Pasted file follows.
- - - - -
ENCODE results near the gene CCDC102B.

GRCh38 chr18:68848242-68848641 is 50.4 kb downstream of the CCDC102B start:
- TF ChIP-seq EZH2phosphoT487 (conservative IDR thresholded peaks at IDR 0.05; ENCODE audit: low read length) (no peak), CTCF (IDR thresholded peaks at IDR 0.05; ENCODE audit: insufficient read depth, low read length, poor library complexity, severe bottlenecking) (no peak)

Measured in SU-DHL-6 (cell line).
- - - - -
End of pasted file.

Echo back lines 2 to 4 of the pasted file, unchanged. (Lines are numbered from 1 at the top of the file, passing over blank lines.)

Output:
GRCh38 chr18:68848242-68848641 is 50.4 kb downstream of the CCDC102B start:
- TF ChIP-seq EZH2phosphoT487 (conservative IDR thresholded peaks at IDR 0.05; ENCODE audit: low read length) (no peak), CTCF (IDR thresholded peaks at IDR 0.05; ENCODE audit: insufficient read depth, low read length, poor library complexity, severe bottlenecking) (no peak)

Measured in SU-DHL-6 (cell line).